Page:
When a woman becomes pregnant past the age of 35, she is considered to be of advanced maternal age. As a woman ages, her egg stores are lower and the remaining eggs may not be as healthy and viable as they were when she was in her 20s.
Obstetricians use the age of 35 as the key point in determining whether or not a woman needs advanced medical care during pregnancy due to a potential increase in pregnancy risk. Not all women over the age of 35 have complicated pregnancies, but obstetricians remain on high alert throughout the pregnancy, just in case.
Risk of Down Syndrome
One of the most notable pregnancy risks for women of advanced maternal age is Down Syndrome. Down Syndrome is a chromosomal defect thought to be associated with aging eggs. By the age of 40, about one in 100 women are at risk of having an infant with Down Syndrome. Past the age of 40, the risk of Down Syndrome increases exponentially. By the advanced maternal age of 49, about one in 12 women are at risk. Obstetricians will often request amniocentesis or chorionic villus sampling (CVS) to determine the risk of Down Syndrome in the fetus.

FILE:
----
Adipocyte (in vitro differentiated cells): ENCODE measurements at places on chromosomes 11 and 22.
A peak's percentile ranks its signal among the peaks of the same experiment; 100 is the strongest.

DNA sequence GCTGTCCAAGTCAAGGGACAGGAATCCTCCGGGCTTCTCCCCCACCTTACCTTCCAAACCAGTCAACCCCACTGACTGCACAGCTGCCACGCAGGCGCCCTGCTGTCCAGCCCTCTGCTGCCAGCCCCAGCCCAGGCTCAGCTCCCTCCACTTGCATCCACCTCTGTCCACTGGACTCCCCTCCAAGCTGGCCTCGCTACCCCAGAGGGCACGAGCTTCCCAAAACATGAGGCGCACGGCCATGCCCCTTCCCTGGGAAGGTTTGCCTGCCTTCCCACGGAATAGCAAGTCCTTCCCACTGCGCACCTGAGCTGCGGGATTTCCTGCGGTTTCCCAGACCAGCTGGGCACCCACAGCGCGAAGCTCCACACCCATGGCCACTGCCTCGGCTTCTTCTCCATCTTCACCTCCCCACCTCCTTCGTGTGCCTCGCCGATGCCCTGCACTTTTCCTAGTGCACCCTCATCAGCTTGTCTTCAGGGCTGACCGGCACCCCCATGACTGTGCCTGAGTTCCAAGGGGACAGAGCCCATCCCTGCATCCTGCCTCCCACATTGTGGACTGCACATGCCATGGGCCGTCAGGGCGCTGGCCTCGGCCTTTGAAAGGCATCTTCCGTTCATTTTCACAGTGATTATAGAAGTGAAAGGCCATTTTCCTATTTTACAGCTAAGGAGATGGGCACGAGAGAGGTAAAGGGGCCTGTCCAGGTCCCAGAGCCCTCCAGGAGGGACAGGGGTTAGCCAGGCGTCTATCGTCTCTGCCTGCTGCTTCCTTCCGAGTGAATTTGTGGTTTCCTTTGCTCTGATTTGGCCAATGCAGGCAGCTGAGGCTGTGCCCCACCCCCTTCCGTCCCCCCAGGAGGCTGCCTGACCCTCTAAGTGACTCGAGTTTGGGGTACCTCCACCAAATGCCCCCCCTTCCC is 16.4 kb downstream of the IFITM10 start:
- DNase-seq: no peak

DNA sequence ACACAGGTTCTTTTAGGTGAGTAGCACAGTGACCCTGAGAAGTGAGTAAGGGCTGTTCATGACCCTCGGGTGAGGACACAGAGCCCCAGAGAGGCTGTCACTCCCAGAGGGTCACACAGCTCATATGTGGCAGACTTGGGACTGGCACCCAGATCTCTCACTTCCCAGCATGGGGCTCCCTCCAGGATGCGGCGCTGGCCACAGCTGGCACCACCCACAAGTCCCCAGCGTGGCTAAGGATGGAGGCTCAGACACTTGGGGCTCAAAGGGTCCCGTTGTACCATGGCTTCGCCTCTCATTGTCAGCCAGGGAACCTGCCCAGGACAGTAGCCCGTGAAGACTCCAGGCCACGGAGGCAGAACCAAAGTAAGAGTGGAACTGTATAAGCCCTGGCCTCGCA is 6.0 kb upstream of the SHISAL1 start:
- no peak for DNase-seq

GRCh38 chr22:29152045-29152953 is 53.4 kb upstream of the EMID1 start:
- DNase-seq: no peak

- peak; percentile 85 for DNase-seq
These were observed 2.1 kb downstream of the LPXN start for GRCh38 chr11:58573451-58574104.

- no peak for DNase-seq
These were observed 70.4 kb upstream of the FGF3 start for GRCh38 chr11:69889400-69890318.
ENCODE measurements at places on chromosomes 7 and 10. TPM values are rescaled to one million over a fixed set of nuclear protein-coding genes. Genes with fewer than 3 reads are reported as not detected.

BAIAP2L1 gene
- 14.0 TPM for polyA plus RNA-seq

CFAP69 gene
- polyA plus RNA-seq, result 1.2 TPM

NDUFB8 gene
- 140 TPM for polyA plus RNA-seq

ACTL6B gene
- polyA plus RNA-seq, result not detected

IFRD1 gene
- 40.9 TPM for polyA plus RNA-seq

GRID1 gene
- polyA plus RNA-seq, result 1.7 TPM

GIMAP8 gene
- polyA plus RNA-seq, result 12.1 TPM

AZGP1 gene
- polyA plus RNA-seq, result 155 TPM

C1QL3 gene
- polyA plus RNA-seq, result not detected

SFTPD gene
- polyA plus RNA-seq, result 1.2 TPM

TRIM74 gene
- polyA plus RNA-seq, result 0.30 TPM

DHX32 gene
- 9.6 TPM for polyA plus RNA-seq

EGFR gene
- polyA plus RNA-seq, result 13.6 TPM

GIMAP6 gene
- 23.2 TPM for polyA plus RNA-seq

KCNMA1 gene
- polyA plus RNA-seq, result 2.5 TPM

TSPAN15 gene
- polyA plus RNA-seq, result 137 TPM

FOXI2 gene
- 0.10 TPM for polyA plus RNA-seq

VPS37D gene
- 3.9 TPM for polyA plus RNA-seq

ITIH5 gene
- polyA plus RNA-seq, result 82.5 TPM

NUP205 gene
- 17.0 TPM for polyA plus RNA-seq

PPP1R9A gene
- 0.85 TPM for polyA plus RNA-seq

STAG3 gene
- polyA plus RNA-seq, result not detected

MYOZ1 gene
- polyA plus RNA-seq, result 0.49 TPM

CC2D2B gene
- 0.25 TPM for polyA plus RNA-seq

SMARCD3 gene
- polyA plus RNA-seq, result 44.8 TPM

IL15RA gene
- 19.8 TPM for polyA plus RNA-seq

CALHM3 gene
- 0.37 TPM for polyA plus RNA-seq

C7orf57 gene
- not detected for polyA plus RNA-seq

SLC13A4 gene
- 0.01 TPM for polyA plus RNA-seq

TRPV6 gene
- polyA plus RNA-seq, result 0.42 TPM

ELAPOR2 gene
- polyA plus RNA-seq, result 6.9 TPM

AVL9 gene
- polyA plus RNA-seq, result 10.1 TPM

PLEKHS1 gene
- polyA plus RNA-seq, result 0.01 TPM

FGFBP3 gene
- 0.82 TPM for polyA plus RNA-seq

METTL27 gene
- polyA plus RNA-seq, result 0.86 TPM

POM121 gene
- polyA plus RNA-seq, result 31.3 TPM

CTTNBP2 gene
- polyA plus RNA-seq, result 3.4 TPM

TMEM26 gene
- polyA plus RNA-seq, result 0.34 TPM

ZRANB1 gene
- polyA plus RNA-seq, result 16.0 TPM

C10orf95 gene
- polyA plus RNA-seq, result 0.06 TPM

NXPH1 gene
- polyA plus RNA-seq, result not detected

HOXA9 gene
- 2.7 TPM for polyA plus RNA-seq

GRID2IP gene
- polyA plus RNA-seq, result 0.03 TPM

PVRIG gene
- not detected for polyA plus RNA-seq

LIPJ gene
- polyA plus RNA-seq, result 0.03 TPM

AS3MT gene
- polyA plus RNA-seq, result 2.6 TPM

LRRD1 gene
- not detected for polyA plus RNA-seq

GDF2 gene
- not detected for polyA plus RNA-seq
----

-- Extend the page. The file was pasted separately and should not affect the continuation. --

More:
Risk of Having Fraternal Twins
With advanced maternal age comes an increased chance of fraternal twin pregnancy. In addition to age, number of pregnancies also comes into play. If a woman aged 35 becomes pregnant and she has four pregnancies prior to the current pregnancy, she is three times more likely to conceive fraternal twins.
Other Health Risks Facing Women of Advanced Maternal Age
As women age, they are more likely to suffer from diseases and conditions associated with aging, such as diabetes, hypertension and arthritis. Some of these conditions and the age of the body in general, may increase risk of gestational diabetes, pregnancy-induced hypertension and premature labor.
Testing Associated with Advanced Maternal age and Risk of Miscarriage
The two most common invasive tests suggested in women of advanced maternal age are CVS and amniocentesis. Both tests increase the risk of miscarriage; in both women of advanced maternal age and women of normal maternal age, but the risk is less than one percent. The tests are completely optional and are not required for obstetric care, so the pregnant woman must weigh the risks of CVS and amniocentesis with the benefits of early detection of potential fetal health conditions.
Fortunately, there are noninvasive tests available that can provide information on risks of the fetus having certain chromosomal conditions. These test are cell-free DNA, a blood test done as early as 10 weeks, and nuchal translucency screening.